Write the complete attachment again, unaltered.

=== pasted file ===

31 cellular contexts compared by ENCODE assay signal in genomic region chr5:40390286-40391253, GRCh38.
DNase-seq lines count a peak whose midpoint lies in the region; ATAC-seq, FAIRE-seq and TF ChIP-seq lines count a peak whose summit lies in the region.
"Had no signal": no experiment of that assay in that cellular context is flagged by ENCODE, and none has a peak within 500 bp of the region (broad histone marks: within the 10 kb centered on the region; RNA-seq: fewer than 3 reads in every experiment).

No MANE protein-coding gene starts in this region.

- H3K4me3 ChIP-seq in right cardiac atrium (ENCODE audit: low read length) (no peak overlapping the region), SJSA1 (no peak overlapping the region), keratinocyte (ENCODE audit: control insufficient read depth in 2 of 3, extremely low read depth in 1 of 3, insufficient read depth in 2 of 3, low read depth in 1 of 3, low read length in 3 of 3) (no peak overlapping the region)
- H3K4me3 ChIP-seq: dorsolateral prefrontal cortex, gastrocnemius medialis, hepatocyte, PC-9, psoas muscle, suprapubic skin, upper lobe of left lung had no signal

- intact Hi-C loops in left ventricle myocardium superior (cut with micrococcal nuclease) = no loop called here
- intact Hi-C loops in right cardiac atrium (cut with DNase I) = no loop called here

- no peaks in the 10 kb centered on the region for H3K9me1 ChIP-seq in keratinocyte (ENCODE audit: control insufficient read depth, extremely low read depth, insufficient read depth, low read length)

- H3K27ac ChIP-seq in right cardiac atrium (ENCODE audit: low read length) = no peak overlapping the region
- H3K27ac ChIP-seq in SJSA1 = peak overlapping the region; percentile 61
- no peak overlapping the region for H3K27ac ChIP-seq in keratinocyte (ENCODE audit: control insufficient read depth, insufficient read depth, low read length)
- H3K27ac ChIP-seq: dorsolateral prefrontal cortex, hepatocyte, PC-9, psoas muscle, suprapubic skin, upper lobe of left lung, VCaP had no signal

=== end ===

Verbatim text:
31 cellular contexts compared by ENCODE assay signal in genomic region chr5:40390286-40391253, GRCh38.
DNase-seq lines count a peak whose midpoint lies in the region; ATAC-seq, FAIRE-seq and TF ChIP-seq lines count a peak whose summit lies in the region.
"Had no signal": no experiment of that assay in that cellular context is flagged by ENCODE, and none has a peak within 500 bp of the region (broad histone marks: within the 10 kb centered on the region; RNA-seq: fewer than 3 reads in every experiment).

No MANE protein-coding gene starts in this region.

- H3K4me3 ChIP-seq in right cardiac atrium (ENCODE audit: low read length) (no peak overlapping the region), SJSA1 (no peak overlapping the region), keratinocyte (ENCODE audit: control insufficient read depth in 2 of 3, extremely low read depth in 1 of 3, insufficient read depth in 2 of 3, low read depth in 1 of 3, low read length in 3 of 3) (no peak overlapping the region)
- H3K4me3 ChIP-seq: dorsolateral prefrontal cortex, gastrocnemius medialis, hepatocyte, PC-9, psoas muscle, suprapubic skin, upper lobe of left lung had no signal

- intact Hi-C loops in left ventricle myocardium superior (cut with micrococcal nuclease) = no loop called here
- intact Hi-C loops in right cardiac atrium (cut with DNase I) = no loop called here

- no peaks in the 10 kb centered on the region for H3K9me1 ChIP-seq in keratinocyte (ENCODE audit: control insufficient read depth, extremely low read depth, insufficient read depth, low read length)

- H3K27ac ChIP-seq in right cardiac atrium (ENCODE audit: low read length) = no peak overlapping the region
- H3K27ac ChIP-seq in SJSA1 = peak overlapping the region; percentile 61
- no peak overlapping the region for H3K27ac ChIP-seq in keratinocyte (ENCODE audit: control insufficient read depth, insufficient read depth, low read length)
- H3K27ac ChIP-seq: dorsolateral prefrontal cortex, hepatocyte, PC-9, psoas muscle, suprapubic skin, upper lobe of left lung, VCaP had no signal